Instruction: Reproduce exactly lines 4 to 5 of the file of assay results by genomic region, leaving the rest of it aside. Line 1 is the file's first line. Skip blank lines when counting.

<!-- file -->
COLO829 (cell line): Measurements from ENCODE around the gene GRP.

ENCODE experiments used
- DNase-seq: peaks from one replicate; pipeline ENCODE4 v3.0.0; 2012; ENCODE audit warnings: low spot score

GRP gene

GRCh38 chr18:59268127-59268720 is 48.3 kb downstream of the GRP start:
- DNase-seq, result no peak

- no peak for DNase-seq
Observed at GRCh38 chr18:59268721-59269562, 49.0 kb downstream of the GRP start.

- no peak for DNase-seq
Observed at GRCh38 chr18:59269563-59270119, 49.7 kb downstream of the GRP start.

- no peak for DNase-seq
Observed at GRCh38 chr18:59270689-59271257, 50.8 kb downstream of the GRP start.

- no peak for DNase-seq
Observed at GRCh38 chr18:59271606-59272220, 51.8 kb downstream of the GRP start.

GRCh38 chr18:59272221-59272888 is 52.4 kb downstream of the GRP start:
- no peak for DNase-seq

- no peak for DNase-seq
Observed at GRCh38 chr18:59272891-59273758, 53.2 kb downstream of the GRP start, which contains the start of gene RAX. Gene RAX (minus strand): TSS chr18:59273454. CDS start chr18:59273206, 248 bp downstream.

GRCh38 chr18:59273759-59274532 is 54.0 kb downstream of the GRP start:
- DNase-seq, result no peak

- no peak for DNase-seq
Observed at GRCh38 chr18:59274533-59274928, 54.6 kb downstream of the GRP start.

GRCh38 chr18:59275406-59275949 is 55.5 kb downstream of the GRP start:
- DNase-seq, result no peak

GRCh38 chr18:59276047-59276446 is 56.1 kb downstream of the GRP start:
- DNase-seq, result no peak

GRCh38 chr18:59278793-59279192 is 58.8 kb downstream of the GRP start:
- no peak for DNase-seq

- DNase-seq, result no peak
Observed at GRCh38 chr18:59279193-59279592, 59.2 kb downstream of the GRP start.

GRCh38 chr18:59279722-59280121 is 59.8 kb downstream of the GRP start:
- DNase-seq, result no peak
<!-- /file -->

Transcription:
GRP gene

GRCh38 chr18:59268127-59268720 is 48.3 kb downstream of the GRP start: